Victors are already arising in the race to provide banking and payments stack for embedded finance. However, incumbents and new entrants still have time to declare a share of this dynamic market.
Small business startups may never interact with banking. In their eCommerce or accounting platform, they can open a deposit account and order a debit card to meet most of their financing needs. Usually, Banks are not the operators of these platforms. They are software companies that partner with banks and technology providers to embed financial products into a seamless and easy-to-use customer experience. This new form of partnership underpins the embedded finance revolution. Payments have been one of the first use cases of embedded finance, and embedded finance providers arise from the payments industry.
What is Embedded Finance?
Placing a financial product in a non-financial customer experience is embedded finance. For a few decades, nonbanking companies offered financial services via private-label credit cards at retail chains, supermarkets, and airlines. The next generation of embedded finance seems powerful because of the digitization of financial products that users interact with daily. It includes customer loyalty apps, digital wallets, accounting software, and shopping cart platforms.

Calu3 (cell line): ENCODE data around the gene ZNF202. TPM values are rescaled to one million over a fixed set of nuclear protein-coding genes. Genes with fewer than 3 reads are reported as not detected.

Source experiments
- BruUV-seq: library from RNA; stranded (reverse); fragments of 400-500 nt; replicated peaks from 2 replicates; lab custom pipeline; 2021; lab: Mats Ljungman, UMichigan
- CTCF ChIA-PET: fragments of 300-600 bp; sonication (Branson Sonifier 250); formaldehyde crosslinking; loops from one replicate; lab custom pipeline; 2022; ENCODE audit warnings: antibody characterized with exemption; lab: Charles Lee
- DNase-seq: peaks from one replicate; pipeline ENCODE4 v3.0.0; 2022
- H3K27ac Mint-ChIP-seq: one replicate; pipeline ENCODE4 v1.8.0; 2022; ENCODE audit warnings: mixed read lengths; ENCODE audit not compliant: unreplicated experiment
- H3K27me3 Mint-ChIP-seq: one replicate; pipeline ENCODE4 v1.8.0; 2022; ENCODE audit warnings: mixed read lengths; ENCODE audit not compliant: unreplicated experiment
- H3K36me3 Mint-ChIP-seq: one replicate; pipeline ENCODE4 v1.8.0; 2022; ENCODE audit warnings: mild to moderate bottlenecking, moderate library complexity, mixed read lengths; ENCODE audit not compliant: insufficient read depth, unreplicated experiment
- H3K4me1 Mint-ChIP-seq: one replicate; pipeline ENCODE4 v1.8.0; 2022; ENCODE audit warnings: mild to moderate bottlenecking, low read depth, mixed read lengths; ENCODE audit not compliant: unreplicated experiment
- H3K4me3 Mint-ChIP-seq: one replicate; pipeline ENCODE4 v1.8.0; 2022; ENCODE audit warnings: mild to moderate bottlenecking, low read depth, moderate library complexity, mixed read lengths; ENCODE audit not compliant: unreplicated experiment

Financial services become a natural extension of a non-financial experience, such as shopping online, scheduling employees to work shifts, or managing inventory. This more deeply embedded form of embedded finance is what has grown so significantly in recent years. The digitization of commerce and business management has massively expanded opportunities to embed finance in non-financial customer experiences.
Embedded Finance Distributors and Products They Offer
Embedded finance is likely to appear in any environment where a critical mass of end customers has frequent digital interactions. The digital platform operator, which we refer to as the distributor of embedded finance. Retailers, business-software firms, online marketplaces, platforms, telecom companies, and original equipment manufacturers offer embedded finance. All these categories have seen high levels of activity in embedded finance during the past year or two.
Distributors and their end customer demand are already maturing for payment, deposit, issuing, and lending. The embedded finance product portfolio will likely expand as customer onboarding, and real-time risk analytics and services grow more sophisticated.
Who are the enablers of embedded finance?
The distributors of embedded finance rely on two sets of providers. The first one is technology providers who are fintechs. They provide the platform through which distributors can access, customize, and offer embedded-finance products.
The second one is balance sheet providers, responsible for manufacturing embedded finance products, providing risk and compliance services, and offering access to funds for lending and deposit products.
A few fintechs like QisstPay built their technology layer on top of their own balance sheet. They provide embedded finance to distributors such as retailers, business-software providers, marketplaces, and OEMs by themselves, with no need for additional partnerships.